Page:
To commemorate the track’s history, the National Museum of Racing and Hall of Fame has specially created a wing in the shape of a racetrack, rectangular as it may look.
The timeline along its walls, fixed with dates, pictures, prints and paintings, carries you counter-clockwise from 1863 to 2013; from when it was the August Place to Be to 40 Days and 40 Nights.
Victoria Tokarowski, the museum’s curator, cast a wide net and put together an impressive collection illustrating the rich history of the Spa. “This was the perfect chance to bring out items in our collection and tell stories of racing at Saratoga and share as much of that with the public,” Tokarowski said. That happens to be a public whose confidence in the sport of thoroughbred horse racing is fleeting at best, though residents of the Capital Region may be particularly insulated from that idea. Then again, maybe not. To celebrate the sport the museum looks to the past.
“The sport has such a rich history and it’s been going for so many years,” Tokarawoski said. “There are so many horses, records are still broken, champions made and stories associated with racing. The track closed and always came back. It’s a great celebration year and great time to be in Saratoga.”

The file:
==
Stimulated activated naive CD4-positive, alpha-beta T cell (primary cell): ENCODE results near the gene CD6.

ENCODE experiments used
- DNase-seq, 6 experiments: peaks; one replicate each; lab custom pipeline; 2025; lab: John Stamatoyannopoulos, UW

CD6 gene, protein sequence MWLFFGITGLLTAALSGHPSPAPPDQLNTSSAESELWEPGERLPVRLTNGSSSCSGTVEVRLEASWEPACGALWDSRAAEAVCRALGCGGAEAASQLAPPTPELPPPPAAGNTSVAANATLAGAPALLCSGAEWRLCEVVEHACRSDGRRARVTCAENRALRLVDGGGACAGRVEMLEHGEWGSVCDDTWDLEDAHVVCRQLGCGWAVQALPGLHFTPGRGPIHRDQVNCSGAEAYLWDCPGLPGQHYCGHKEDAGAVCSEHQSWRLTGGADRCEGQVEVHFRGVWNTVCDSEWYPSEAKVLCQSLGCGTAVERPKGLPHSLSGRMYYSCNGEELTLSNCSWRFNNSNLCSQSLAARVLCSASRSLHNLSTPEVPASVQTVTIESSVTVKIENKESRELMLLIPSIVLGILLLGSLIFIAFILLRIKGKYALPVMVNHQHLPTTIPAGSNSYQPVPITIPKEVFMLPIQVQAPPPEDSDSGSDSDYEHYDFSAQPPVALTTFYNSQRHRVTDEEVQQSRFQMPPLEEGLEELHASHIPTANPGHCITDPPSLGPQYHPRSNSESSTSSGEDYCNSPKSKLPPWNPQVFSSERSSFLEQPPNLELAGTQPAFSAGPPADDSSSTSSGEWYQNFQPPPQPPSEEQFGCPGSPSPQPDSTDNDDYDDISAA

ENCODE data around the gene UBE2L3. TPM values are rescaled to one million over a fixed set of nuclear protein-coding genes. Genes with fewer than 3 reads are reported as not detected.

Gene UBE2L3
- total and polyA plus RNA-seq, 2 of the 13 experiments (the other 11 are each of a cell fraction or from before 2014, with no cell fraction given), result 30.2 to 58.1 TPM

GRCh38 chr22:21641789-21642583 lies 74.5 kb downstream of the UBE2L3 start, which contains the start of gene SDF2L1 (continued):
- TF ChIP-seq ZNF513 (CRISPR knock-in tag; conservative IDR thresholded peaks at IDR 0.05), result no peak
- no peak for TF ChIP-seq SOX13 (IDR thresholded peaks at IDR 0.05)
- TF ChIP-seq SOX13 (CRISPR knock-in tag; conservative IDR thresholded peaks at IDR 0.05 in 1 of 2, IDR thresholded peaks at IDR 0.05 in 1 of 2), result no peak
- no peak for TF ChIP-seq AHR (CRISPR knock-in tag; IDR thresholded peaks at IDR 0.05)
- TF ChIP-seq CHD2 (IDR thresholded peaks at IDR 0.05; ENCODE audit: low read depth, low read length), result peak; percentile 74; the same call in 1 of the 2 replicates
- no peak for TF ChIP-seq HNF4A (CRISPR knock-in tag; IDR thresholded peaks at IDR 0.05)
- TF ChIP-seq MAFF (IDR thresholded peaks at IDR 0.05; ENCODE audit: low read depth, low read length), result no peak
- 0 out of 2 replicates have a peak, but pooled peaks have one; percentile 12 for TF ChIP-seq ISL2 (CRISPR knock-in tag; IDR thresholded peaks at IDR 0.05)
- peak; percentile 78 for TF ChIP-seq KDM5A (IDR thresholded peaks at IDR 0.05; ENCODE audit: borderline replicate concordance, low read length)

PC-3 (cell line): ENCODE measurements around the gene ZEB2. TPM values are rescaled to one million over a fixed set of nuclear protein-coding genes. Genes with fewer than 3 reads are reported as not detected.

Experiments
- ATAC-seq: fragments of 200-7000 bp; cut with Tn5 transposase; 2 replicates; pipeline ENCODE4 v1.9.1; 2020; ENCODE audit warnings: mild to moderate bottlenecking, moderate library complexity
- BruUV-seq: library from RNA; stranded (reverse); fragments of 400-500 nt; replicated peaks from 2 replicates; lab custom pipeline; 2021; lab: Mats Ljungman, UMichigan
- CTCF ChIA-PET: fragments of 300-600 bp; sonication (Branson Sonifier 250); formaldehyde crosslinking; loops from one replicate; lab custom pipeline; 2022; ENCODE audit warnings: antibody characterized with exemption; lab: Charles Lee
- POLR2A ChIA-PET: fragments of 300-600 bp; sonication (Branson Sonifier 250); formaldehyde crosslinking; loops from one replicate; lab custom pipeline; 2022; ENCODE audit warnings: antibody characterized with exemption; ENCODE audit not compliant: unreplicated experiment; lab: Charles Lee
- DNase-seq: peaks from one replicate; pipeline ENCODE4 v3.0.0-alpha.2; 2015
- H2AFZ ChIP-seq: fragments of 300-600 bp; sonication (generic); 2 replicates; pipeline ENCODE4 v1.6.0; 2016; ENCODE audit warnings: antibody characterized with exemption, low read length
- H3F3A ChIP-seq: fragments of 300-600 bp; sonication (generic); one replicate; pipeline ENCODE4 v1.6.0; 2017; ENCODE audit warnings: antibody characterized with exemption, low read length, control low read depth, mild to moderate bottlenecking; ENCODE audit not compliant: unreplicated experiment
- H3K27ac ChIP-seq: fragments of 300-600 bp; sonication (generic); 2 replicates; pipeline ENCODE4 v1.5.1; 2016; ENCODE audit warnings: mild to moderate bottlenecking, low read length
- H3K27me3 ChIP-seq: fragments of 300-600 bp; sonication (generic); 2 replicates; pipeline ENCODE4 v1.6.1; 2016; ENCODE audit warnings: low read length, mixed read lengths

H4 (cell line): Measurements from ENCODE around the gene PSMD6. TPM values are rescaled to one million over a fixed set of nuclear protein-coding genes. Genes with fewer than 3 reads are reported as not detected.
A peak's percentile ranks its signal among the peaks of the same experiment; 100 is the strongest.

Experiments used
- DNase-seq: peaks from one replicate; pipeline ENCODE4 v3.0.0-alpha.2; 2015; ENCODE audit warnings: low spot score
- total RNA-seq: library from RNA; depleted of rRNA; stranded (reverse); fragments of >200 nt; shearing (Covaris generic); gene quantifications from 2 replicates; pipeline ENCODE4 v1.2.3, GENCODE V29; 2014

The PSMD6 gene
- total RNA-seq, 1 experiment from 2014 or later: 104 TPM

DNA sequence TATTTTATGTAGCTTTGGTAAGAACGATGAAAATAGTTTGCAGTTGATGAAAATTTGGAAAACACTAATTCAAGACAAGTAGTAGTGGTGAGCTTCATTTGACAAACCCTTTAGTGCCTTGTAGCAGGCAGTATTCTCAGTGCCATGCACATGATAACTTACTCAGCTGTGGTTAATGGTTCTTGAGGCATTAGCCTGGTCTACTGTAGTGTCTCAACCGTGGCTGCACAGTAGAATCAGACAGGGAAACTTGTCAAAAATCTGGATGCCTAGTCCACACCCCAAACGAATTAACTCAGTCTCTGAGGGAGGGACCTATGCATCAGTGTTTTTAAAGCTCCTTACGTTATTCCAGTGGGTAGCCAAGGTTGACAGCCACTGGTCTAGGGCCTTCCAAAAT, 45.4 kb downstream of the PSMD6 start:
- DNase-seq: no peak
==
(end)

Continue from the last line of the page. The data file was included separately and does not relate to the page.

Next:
With 150 years of treasure, Tokarowski was most surprised by a rare trophy: Attila’s 1874 Travers. Before a run off that eventually saw Attila win the race, the 1874 Travers was the first dead heat. It was just a year ago when Alpha and Golden Ticket both won the Travers in the first official dead heat in the history of the Travers.
Tokarowski began sketching her vision for the exhibit in September of 2012. She knew she wanted to highlight the timeline, to bring the viewer into the history’s chronology. A kiosk plays race replays and you can hear Rachel Alexandra’s thrilling victory in the Woodward Stakes in 2009 while looking at pictures of Man o’ War, Easy Goer and Curlin.
“I’m excited for the public to experience it,” Takarawoski said. “Racing fans old and new may say, ‘I was there that day.’” On the exhibit’s first placard hangs a picture of the track’s founder, John Morrissey. It reads: “He purchased 125 acres across the street from the trotting grounds on Union Ave. and Saratoga Race Course opened for the first time on Aug. 2, 1864. It was immediately heralded as being the finest course in the country.”